Jonah’s declaration is six simple words in Hebrew (we could arm wrestle whether he said more that what was recorded in the account) but the LORD moves the hearts of the people to respond. While I believe we can make a decent argument for the importance of the length of a properly done expositional sermon (for a normal worship service) I am also quick to realize that the power of God’s word is not in it’s length. It is who’s words they are! They are the words of the Living and Almighty God! One word, six words, a thousand words. God will accomplish His purposes in His way in His time! (As a side note, for the most compelling sermon I have heard about preaching, contact Grace Community Church and ask for Steve Lawson’s message entitled “Bring the Book” from Nehemiah 8 for the 2006 Shepherd’s Conference; General Session #6).

Some people have pointed to the quick response of the city in its entirety as proof that this story is not an actual historical narrative. How could all people in a single city repent, after all? But as we will see in the next installment, repentance is a work of the Lord. And when repentance is real, the evidences are clear and unmistakable. Nineveh, as a city, repents. And at the risk of stealing my own thunder, if there is any doubt to the truth of this story, Jesus Himself endorses its validity (Matt 12:41).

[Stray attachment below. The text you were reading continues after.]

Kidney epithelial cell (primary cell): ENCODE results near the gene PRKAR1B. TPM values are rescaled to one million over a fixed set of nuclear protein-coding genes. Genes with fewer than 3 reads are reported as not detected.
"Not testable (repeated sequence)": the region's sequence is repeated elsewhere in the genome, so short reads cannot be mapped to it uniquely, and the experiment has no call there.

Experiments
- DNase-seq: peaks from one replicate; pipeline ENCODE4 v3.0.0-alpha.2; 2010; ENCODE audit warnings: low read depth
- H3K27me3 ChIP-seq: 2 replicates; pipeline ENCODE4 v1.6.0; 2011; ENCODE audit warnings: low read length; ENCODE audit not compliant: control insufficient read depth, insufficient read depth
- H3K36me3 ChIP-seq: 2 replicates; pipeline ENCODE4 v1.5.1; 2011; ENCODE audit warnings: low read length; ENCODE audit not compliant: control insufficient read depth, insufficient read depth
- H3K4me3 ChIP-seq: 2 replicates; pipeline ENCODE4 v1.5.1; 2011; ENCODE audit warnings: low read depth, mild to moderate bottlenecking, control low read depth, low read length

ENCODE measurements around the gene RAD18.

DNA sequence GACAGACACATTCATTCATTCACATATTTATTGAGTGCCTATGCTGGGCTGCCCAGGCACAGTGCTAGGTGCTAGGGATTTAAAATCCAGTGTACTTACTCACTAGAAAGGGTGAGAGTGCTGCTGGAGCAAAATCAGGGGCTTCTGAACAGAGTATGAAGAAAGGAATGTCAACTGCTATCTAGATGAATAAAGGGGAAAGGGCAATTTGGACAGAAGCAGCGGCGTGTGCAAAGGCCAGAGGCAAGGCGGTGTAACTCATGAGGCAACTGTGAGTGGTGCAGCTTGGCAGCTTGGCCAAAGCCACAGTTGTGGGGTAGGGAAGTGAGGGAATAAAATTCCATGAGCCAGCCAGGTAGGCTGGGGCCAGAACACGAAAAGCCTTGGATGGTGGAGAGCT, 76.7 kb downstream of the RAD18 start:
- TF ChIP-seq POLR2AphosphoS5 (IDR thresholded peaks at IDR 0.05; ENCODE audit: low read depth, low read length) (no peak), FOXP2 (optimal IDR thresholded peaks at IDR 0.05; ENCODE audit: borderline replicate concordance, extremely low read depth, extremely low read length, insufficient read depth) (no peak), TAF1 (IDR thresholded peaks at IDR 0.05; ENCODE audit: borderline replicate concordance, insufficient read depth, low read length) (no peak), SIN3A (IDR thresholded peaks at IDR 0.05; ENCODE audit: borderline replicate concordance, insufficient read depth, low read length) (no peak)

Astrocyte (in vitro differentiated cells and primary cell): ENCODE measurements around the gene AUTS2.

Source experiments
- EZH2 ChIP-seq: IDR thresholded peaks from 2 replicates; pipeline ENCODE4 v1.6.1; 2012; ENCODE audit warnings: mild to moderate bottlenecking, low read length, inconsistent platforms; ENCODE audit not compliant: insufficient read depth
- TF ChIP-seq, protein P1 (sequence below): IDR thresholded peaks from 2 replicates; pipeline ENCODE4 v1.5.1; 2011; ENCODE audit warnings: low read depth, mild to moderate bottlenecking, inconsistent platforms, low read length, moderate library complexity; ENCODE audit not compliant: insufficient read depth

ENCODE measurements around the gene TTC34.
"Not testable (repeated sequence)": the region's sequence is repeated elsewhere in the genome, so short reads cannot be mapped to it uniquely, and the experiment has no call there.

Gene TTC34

More to come…..

5 comments:

Seth McBee said...

Welcome back!

question for you. I was planning at one point trying to defend the length a sermon on the Lord's Day should be, problem is that I was hard pressed to find any kind of biblical basis for this theses so I backed off...

Like you know, I also love Steve Lawson's "Bring the Book" very strong message and I know that Lawson had some thoughts on the issue, but I would like to know, biblically, how can we defend the length of a sermon?

Justin Evans said...

Seth,

Thanks for not marking me as a "contributor". A simple answer to your question would be that we cannot place a time on the length of a sermon because each pastor is in a different place with their giftedness/experience and each congregation is in different places in their sanctification.

But, here are some thoughts I have had. Jesus tells us that we are to live on every word that proceeds from the mouth of God (Matt 4:4). While the thrust of this verse would support expositional teaching rather than length of sermon, it gets us going in the right direction. A proper exposition takes a certain length of time to accomplish.